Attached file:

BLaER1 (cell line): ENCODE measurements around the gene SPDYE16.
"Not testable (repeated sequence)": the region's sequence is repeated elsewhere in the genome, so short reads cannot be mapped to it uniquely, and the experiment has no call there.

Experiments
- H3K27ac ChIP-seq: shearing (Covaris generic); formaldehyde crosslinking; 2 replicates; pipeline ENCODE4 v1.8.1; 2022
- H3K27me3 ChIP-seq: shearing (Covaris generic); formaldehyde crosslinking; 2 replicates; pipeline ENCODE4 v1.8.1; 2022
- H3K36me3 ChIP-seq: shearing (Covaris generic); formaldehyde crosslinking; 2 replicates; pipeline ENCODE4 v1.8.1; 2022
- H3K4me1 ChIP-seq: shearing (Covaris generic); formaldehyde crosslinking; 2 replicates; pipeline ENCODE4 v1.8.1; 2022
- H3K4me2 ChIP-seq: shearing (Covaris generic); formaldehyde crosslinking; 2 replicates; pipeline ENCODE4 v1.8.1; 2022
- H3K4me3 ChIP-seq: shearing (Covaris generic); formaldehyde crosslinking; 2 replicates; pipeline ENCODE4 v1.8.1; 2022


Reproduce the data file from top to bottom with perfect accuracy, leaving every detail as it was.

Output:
BLaER1 (cell line): ENCODE measurements around the gene SPDYE16.
"Not testable (repeated sequence)": the region's sequence is repeated elsewhere in the genome, so short reads cannot be mapped to it uniquely, and the experiment has no call there.

Experiments
- H3K27ac ChIP-seq: shearing (Covaris generic); formaldehyde crosslinking; 2 replicates; pipeline ENCODE4 v1.8.1; 2022
- H3K27me3 ChIP-seq: shearing (Covaris generic); formaldehyde crosslinking; 2 replicates; pipeline ENCODE4 v1.8.1; 2022
- H3K36me3 ChIP-seq: shearing (Covaris generic); formaldehyde crosslinking; 2 replicates; pipeline ENCODE4 v1.8.1; 2022
- H3K4me1 ChIP-seq: shearing (Covaris generic); formaldehyde crosslinking; 2 replicates; pipeline ENCODE4 v1.8.1; 2022
- H3K4me2 ChIP-seq: shearing (Covaris generic); formaldehyde crosslinking; 2 replicates; pipeline ENCODE4 v1.8.1; 2022
- H3K4me3 ChIP-seq: shearing (Covaris generic); formaldehyde crosslinking; 2 replicates; pipeline ENCODE4 v1.8.1; 2022